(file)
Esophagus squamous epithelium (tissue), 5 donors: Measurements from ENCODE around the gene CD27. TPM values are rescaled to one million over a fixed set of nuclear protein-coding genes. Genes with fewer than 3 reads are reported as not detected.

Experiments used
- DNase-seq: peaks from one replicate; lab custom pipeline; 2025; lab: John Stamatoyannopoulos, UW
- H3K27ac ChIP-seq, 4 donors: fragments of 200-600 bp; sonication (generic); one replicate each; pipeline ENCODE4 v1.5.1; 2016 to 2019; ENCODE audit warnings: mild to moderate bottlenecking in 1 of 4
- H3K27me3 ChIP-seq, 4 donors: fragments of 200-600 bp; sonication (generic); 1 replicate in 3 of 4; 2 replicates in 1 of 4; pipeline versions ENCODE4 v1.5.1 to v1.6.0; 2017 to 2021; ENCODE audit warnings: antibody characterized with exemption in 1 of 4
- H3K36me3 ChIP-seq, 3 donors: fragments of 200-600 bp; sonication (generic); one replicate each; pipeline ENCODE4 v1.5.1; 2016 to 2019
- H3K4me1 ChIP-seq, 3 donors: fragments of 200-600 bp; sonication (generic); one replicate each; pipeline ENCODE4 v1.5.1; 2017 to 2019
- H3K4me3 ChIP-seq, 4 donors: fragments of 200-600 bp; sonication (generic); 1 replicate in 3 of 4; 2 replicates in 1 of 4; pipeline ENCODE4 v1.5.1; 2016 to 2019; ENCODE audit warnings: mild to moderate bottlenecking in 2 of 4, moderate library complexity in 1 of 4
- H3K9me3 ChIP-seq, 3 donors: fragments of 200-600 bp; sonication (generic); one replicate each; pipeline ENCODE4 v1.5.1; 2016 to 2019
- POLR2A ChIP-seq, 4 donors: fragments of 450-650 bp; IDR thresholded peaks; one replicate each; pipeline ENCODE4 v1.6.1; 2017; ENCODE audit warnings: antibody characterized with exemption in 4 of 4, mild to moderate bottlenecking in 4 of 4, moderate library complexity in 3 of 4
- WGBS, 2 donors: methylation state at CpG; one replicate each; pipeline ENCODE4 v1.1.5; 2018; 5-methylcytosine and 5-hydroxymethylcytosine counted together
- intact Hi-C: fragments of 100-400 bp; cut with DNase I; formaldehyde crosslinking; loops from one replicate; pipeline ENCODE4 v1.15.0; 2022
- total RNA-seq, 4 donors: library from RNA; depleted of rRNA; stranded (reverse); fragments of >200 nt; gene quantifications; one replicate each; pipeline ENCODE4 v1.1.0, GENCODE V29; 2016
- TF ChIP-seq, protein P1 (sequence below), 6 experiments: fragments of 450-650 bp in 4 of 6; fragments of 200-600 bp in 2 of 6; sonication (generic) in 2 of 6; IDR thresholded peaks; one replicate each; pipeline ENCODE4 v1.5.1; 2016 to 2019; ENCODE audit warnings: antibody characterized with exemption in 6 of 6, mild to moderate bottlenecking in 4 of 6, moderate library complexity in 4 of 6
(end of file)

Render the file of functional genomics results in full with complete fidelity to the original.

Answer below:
Esophagus squamous epithelium (tissue), 5 donors: Measurements from ENCODE around the gene CD27. TPM values are rescaled to one million over a fixed set of nuclear protein-coding genes. Genes with fewer than 3 reads are reported as not detected.

Experiments used
- DNase-seq: peaks from one replicate; lab custom pipeline; 2025; lab: John Stamatoyannopoulos, UW
- H3K27ac ChIP-seq, 4 donors: fragments of 200-600 bp; sonication (generic); one replicate each; pipeline ENCODE4 v1.5.1; 2016 to 2019; ENCODE audit warnings: mild to moderate bottlenecking in 1 of 4
- H3K27me3 ChIP-seq, 4 donors: fragments of 200-600 bp; sonication (generic); 1 replicate in 3 of 4; 2 replicates in 1 of 4; pipeline versions ENCODE4 v1.5.1 to v1.6.0; 2017 to 2021; ENCODE audit warnings: antibody characterized with exemption in 1 of 4
- H3K36me3 ChIP-seq, 3 donors: fragments of 200-600 bp; sonication (generic); one replicate each; pipeline ENCODE4 v1.5.1; 2016 to 2019
- H3K4me1 ChIP-seq, 3 donors: fragments of 200-600 bp; sonication (generic); one replicate each; pipeline ENCODE4 v1.5.1; 2017 to 2019
- H3K4me3 ChIP-seq, 4 donors: fragments of 200-600 bp; sonication (generic); 1 replicate in 3 of 4; 2 replicates in 1 of 4; pipeline ENCODE4 v1.5.1; 2016 to 2019; ENCODE audit warnings: mild to moderate bottlenecking in 2 of 4, moderate library complexity in 1 of 4
- H3K9me3 ChIP-seq, 3 donors: fragments of 200-600 bp; sonication (generic); one replicate each; pipeline ENCODE4 v1.5.1; 2016 to 2019
- POLR2A ChIP-seq, 4 donors: fragments of 450-650 bp; IDR thresholded peaks; one replicate each; pipeline ENCODE4 v1.6.1; 2017; ENCODE audit warnings: antibody characterized with exemption in 4 of 4, mild to moderate bottlenecking in 4 of 4, moderate library complexity in 3 of 4
- WGBS, 2 donors: methylation state at CpG; one replicate each; pipeline ENCODE4 v1.1.5; 2018; 5-methylcytosine and 5-hydroxymethylcytosine counted together
- intact Hi-C: fragments of 100-400 bp; cut with DNase I; formaldehyde crosslinking; loops from one replicate; pipeline ENCODE4 v1.15.0; 2022
- total RNA-seq, 4 donors: library from RNA; depleted of rRNA; stranded (reverse); fragments of >200 nt; gene quantifications; one replicate each; pipeline ENCODE4 v1.1.0, GENCODE V29; 2016
- TF ChIP-seq, protein P1 (sequence below), 6 experiments: fragments of 450-650 bp in 4 of 6; fragments of 200-600 bp in 2 of 6; sonication (generic) in 2 of 6; IDR thresholded peaks; one replicate each; pipeline ENCODE4 v1.5.1; 2016 to 2019; ENCODE audit warnings: antibody characterized with exemption in 6 of 6, mild to moderate bottlenecking in 4 of 6, moderate library complexity in 4 of 6